Issue #1523 19 October 2011
Culture & Life
Aussie actors in Aussie films
Motion pictures are an art form. Of that there is no doubt (despite the unfortunate efforts of some filmmakers to whom art is a foreign language they never learnt). But the movies are also – by virtue of the sheer number of people and crafts needed to make a movie – an industry.
And, as an industry under capitalism, it is at the beck and call of the people who control the money: the banks and other financiers who put up the funding for each new film.
In the heyday of the Hollywood studios, film making was at least nominally controlled by studio moguls who had started their careers as dry cleaners or penny arcade operators. But they hired people to direct or produce or write their films who did know what they were about – in the process pillaging the film industries of the rest of the world for talented people. Before long Hollywood dominated world film production, pushing many small national film industries to the wall in the ruthless drive for monopoly profits.
As an English-speaking country, Australia was particularly vulnerable to domination by Hollywood. There was no language barrier to give our film industry an edge. Instead, if we were fortunate enough to develop an actor with star appeal, he or she would not only be whisked off to Hollywood with the offer of big money, but would be taught how to speak with an American accent, so no one would know they were from Australia.
For Americans are nothing if not insular. Wherever they go they want to eat American food, watch American TV, listen to American music and hear American voices. And American capitalists – and all the rest of the world’s capitalists who are hoping to get a seat at the Americans’ table – pander to that desire. Multiculturalism is not a priority for the businessmen of the USA.
Not only actors but also the creative people behind the cameras were targets for US acquisition. But that wasn’t all that the American film industry coveted. Hollywood has always pillaged the rest of the world for ideas for films too, happily adapting other countries’ films to American idioms and settings. Josef von Sternberg’s Shanghai Express, a piece of quintessential Hollywood hokum starring Marlene Dietrich, was actually a remake (some would say a copy) of the Soviet film Blue Express made a couple of years earlier. Similarly, when renowned Soviet director Sergei Eisenstein went to Hollywood in the 1930s, they asked him to remake his silent classic about the 1905 Revolution, Battleship Potemkin, as a vehicle for Ronald Coleman!
Marlene Dietrich in Shanghai Express.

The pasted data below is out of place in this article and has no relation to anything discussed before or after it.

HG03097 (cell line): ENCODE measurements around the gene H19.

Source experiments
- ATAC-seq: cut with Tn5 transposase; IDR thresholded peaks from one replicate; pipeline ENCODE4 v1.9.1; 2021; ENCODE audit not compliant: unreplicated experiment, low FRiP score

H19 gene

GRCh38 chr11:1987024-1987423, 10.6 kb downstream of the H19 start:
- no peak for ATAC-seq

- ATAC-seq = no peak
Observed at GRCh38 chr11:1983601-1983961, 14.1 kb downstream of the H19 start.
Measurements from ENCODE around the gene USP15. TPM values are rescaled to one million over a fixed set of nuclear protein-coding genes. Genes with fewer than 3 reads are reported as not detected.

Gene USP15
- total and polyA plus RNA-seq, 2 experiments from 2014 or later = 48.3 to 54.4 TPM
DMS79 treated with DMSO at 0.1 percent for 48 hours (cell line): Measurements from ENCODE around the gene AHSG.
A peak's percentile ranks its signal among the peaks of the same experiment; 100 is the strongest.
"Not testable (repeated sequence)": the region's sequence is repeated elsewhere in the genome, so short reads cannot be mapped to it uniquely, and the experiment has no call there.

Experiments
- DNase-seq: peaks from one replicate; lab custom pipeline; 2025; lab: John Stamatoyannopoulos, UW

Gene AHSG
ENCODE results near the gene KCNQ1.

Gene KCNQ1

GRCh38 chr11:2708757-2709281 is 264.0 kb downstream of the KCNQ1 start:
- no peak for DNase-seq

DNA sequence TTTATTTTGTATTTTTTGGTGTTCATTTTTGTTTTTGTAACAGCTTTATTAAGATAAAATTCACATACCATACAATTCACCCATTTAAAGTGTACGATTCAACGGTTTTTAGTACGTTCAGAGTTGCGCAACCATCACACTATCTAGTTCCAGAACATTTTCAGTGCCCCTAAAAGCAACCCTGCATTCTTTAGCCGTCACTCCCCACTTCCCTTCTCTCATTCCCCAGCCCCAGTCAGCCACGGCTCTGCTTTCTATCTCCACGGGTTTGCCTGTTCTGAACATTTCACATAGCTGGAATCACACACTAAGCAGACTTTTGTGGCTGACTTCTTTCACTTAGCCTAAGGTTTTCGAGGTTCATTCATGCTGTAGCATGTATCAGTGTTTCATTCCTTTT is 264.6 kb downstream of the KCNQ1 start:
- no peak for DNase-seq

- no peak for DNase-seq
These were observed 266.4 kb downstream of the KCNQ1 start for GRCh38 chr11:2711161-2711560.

I do not have a problem with the film industry of any country making its own version of a film originally made by another country. In the theatre, plays are often adapted and reworked to suit the idioms and tastes of other countries and cultures. Providing the adaptation is not simply an excuse to allow the stealing of another writer’s plot, then adapting a film or play from one country to be presented in another country can be culturally stimulating, a case of cross-fertilisation if you like.
However, capitalism being the system it is, the desire to maximise profits frequently means that the company that makes the remake tries to effectively bury the original. When we were obtaining the prints of Alfred Hitchcock’s British films for a season at the National Film Theatre of Australia, we contacted the production company of one of his films only to be told that they could not give permission because they had sold the “remake rights” years ago to Universal Studios in the US. Universal however had never gone ahead with the remake so maintained that their interest in the film was null and void.
I eventually got permission to use the film in the form of a waiver: each company claimed the other was the legal copyright holder, but since neither of them objected to our screening the film anyway they agreed it was safe to assume we had permission to run it. Phew!
Currently, the Screen Producers Association of Australia is trying to get the rules changed that govern the use of foreign actors in Australian films. According to reports in the Australian media, “producers want more flexibility to recruit foreign talent because financiers are increasingly prone to request that A-list foreign actors are cast before they commit to financing.”
In other words, “if you want our money, you use the actors we want and (presumably) make the kind of films we want”.
This approach did not impress David Tiley, editor of Screen Hub Australia, who commented: “The threat in Australia has always been that our world just becomes a backdrop to mostly American stories. That is a reprehensible way of perpetuating our cultural identity.”
Hear, hear David! Australia may be only a young country, but we have a tradition of developing our own literature, including our own realist literature, our own theatre, our own folk music, our own paintings and our own films. We were pioneers in the film industry, in fact, before Hollywood had even been thought of.
Australian films and television, devised and written by Australians, made and performed by Australians, for Australian audiences are an essential part of developing Australia’s own national culture and also an essential part of fostering the arts in this country, for the people of this country. And that in turn is how the artists of this country (including those working in the art of the film) can interact with and influence the artists of the world.
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